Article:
Few physical exercises can engage a wide range of body muscles like climbing does. Your quads, biceps, and heart all have to perform optimally as your torso and hips strain to hold the lower half of your body against a boulder. As you extend your hand to get a hold of the next grasp, your arched back, calves, and thighs begin to burn with the effort of holding a steady balance. Then you have to shift your muscles once more to keep a steady climb upwards.Â Now imagine that you are enjoying the quick rush of adrenaline that follows this activity while viewing one of the most panoramic sites in the United States.
The Joshua Tree National Park’s spectacular sunsets are legendary. Its car-sized boulders and wide range of spiky plants have made it America’s rock climbing and photography Mecca.Â This otherworldly wonderland named after the Mojave Desert’s scarecrow-esque enduring symbol, Yucca brevifolia or Joshua tree, has tons of breathtaking sights.
The park embraces both the Sonoran and Mojave deserts, two different arid ecosystems in an environment sculpted by thousands of years of strong winds and rains.Â Â There is plenty of flora and fauna ranging from 3-foot long chuckwalla lizards to endless carpets of wildflowers. When the night comes, the park turns to a superbly clear night sky perfect for stargazers. Joshua Tree was made a National Monument in 1936 and was designated a National Park in 1994. The park’s otherworldly mishmash of beauty is also ideal for hiking, horseback riding, bird watching, plant spotting, and biking environment.
Table of contents: ()
- Why Rock Climb in Joshua Tree National Park?
- Where to go rock climbing in the park
- Perfect climbing seasons in the park
- What equipment do you need and where to get it?
- Where to stay
Why Rock Climb in Joshua Tree National Park?
Joshua Tree National Park is a climber’s nirvana
Occupying a vast 789,745 acres of land, it has at least 8,000 climbing and hiking routes scattered all over it, the most of any other site in the U.S.
This multitude of routes in various domes, outcrops, cliffs, and formations composed of bumpy monzogranite and rough gneiss rocks are perfect for soloing, trad, sport, winter climbing, and bouldering as well.
Joshua Tree is unlike other rock-climbing spots like the Shawangunks in New York or the Yosemite Valley, where you encounter many people at the base of climbs. Here, you will only have bird songs and the solitude of your footsteps.
Its rock-climbing scenarios can help you improve your technique
They say that strength is vital in rock climbing, but mastering your technique is what makes you a legendary climber. The park has a wide range of rock-climbing scenarios in a variety of climbing difficulties that can help you to master your technique.
It is, therefore, the perfect area to practice those dynos, which, while considered an insane move due to its extreme need for speed and energy, once mastered, it can really impress.
You will also find spots that will need a mastery of edging, tree-laybacks, smearing, body wedging, hand jamming, slabby, and overhanging techniques to mention but just a few. There is a spot for every technique out there in this magnificent park.
It has breathtaking views (perfect for photography)
One other reason that should take you rock climbing at Joshua Tree is the sublime beauty of the park. Yes, coastlines are hot, but you only think so because you have not seen the park’s legendary blazing desert sunsets.
Every spot in the park has all the ingredients needed for high-end magazine photography. There is the unusual beauty of strange desert plants cropping alongside towering boulders and rock piles. Then there all types of animals ranging from rare bobcats to coyotes, bighorn sheep, and roadrunners.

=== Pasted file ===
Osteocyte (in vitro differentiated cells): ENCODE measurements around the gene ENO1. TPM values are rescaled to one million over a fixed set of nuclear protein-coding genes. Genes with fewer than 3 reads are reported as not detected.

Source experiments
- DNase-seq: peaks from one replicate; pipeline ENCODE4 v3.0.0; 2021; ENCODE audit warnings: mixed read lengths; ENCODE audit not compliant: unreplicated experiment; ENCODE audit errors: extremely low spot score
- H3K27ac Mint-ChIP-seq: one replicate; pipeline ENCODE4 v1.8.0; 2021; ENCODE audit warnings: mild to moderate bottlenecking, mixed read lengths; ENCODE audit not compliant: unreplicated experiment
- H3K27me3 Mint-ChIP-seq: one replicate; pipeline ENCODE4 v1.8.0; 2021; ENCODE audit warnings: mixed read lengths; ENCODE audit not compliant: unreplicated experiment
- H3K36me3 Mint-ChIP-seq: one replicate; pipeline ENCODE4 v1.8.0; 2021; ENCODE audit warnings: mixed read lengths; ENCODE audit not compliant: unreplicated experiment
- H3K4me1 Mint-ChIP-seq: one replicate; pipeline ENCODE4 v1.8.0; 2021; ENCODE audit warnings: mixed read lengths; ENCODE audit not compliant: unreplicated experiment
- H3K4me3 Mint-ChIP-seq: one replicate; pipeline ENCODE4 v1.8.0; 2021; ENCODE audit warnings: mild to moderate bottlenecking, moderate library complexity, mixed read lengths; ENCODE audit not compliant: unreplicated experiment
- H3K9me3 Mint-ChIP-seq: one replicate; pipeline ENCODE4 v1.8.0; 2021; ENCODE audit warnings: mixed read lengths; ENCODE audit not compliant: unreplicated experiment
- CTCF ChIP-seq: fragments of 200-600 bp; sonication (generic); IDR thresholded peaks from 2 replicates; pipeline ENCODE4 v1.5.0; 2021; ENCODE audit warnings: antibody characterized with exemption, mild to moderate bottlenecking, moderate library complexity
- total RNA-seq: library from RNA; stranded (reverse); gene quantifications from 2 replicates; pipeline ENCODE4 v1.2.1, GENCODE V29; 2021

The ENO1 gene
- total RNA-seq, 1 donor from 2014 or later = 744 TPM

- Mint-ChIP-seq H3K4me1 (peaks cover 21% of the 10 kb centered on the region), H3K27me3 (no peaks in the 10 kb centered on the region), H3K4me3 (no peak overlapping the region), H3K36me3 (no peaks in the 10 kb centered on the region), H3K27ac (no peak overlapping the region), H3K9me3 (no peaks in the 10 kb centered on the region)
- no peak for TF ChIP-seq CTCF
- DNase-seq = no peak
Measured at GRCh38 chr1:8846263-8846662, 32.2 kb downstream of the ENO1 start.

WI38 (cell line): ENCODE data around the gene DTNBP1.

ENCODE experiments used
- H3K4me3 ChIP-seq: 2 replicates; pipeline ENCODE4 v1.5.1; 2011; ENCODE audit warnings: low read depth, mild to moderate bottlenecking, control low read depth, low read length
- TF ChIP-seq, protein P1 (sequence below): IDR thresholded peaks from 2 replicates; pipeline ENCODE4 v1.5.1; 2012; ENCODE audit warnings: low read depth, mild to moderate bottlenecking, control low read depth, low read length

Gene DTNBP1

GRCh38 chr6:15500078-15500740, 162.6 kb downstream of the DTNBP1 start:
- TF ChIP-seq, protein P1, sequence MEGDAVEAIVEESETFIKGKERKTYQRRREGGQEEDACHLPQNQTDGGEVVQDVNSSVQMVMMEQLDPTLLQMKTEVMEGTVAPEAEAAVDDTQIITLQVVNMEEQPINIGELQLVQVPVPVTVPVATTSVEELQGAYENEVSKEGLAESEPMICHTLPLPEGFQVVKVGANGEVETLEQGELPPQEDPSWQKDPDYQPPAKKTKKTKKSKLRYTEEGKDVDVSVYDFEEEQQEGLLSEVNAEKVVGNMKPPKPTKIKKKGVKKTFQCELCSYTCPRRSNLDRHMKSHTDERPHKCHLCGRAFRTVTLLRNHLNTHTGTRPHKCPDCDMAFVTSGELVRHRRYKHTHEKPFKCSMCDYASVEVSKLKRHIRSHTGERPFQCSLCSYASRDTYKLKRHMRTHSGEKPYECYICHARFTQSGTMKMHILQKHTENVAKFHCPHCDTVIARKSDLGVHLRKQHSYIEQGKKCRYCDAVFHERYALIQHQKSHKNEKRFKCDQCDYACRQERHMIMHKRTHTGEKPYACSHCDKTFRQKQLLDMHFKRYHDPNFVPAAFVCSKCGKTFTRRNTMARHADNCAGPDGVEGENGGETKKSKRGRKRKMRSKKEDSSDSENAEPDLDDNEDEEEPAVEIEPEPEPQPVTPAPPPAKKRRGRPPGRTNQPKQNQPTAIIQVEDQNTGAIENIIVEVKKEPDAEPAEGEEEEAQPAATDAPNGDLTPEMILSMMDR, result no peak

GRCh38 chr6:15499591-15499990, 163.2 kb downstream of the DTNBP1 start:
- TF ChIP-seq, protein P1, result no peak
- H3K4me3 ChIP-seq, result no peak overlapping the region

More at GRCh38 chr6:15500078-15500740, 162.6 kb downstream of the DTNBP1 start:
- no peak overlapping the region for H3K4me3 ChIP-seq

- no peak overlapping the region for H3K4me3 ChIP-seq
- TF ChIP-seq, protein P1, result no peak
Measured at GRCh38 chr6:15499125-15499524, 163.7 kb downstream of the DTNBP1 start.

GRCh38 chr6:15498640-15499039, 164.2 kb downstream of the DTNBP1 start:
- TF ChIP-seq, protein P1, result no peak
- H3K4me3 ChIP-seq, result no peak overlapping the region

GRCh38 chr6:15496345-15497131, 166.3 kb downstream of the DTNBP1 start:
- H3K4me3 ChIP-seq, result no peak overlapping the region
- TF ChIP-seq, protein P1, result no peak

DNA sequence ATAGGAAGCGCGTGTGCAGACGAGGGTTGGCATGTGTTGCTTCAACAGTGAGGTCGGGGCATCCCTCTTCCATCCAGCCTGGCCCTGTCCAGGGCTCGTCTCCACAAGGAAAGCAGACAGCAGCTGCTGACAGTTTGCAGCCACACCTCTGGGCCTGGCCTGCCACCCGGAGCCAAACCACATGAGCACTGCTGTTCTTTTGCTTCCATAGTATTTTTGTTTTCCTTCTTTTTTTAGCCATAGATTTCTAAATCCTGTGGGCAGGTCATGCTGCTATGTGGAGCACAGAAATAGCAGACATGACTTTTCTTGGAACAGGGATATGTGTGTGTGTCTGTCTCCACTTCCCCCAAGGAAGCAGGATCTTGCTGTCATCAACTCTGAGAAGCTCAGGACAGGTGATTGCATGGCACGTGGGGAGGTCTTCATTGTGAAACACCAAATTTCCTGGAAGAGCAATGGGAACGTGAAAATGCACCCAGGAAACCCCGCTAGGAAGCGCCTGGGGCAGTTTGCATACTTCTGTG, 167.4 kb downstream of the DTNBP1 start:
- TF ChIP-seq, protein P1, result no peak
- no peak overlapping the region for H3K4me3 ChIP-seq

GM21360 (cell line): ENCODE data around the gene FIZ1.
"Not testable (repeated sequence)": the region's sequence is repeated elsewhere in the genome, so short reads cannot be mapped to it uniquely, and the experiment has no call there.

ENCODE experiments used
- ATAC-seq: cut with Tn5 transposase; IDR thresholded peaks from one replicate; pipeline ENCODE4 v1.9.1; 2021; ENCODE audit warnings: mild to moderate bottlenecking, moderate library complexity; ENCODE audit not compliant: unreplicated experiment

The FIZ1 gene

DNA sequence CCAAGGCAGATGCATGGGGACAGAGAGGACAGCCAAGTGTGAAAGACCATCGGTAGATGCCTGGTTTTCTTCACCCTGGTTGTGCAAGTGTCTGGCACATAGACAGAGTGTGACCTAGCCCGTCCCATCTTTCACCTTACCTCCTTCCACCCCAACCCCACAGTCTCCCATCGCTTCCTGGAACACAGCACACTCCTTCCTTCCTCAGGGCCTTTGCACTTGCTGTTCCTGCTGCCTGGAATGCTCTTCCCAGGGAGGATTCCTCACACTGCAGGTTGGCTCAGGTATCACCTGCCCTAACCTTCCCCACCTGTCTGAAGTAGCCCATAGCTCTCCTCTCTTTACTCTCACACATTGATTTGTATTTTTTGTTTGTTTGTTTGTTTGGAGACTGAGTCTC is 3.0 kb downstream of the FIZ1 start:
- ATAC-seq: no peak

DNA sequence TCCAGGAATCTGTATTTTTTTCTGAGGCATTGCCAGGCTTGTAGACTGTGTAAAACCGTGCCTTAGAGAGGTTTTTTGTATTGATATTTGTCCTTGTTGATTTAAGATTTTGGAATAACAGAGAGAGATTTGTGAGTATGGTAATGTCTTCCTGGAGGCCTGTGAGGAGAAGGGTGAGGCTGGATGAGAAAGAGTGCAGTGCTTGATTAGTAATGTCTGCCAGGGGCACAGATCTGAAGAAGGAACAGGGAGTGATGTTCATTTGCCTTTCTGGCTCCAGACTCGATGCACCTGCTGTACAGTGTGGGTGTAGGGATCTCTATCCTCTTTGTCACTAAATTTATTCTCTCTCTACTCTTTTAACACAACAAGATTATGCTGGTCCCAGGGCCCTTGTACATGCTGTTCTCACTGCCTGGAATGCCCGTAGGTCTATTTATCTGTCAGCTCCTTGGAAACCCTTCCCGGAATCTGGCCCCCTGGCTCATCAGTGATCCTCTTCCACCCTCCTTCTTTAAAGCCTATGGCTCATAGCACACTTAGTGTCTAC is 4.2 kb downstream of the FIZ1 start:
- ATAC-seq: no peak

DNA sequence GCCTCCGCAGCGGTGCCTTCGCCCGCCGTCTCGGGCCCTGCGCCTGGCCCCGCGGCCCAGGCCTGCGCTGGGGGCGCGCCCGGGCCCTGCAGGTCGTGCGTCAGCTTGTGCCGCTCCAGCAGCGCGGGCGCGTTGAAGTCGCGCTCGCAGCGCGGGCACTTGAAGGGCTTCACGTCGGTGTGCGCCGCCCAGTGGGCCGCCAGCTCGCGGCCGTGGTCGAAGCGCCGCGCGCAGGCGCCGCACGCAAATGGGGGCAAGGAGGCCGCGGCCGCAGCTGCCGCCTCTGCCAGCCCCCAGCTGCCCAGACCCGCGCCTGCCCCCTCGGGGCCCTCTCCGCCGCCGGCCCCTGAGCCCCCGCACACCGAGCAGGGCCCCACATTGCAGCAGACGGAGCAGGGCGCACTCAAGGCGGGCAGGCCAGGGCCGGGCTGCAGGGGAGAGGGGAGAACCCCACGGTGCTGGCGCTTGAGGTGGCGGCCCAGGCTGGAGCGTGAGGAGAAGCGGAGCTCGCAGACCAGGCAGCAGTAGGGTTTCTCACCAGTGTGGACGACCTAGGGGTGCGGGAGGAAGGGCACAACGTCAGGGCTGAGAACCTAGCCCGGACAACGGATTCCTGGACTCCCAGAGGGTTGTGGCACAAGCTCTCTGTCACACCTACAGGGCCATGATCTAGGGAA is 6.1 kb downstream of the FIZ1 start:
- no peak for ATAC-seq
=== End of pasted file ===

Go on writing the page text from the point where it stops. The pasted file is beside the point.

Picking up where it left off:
The park’s routes are so varied that there are perfect hiking and climbing routes for all ages ranging from 3 to 103 years. You’ll get ample easy to walk routes that are perfect for the whole family and beginner routes for the learners.
There are extreme rock-climbing routes that should only be used by seasoned climbers. You will, therefore, find many sport and trad climbers here.
Most Joshua Tree rock climbing routes generally fall under the elite graded climbs. But despite the challenge they impose on climbers, the rocks are not too big, so most learners can practice on them. The park’s granite boulders formed underground eons ago escaped the polishing done by glaciers.
The rock formation’s quartz, therefore, sticks out from them in small knobs giving climbing shoe rubber soles a good grip during climbing.
Where to go rock climbing in the park
The very first rock climbers in the park came in the early 70s and, as all pioneers do, began to associate names for routes. You will, for instance, hear of old routes like the Bankrupt Wall, 39 Steps, Double Dip or Campfire Girl.
Double Dip could have been named so due to the large flake of rock that pulls away from the main cliff, curving like two giant ice cream scoops.
The most common aspect of rock climbing at the park, however, is that most rock-climbing routes are at 4,000 feet above sea level. The temperatures could dip to the 30s at night and hit highs of 60 when the sun is at its fiercest.
The endless desert land is almost flat in most areas. You can see for miles on end with minimal effort until your eyes encounter the lone rocky hill.
Its beautiful flora, though attractive enough to warrant a touch, has features equivalent to those of shark teeth or desert tribe’s scimitars, so steer clear of it for an enjoyable trip.
The best beginners spots
If you are learning to climb, then go to Joshua Tree National Park. You will find a wide variety of beginner climbs sprinkled in different places in the park. You can choose to start your climb in the shade, sun, facing east, west, south, or north.
You can even ask your instructor to show you a route sheltered from the wind or panoramic climbs that will make you forget the pain of that heel hook move. There are also perfect places where, after just a few steps, you can get to enjoy the climb in the solitude you have been craving for. Some of the best Joshua Tree routes for the beginner include:
- Quail Springs Rock
- Thin Wall
- Atlantis Wall
- Intersection Rock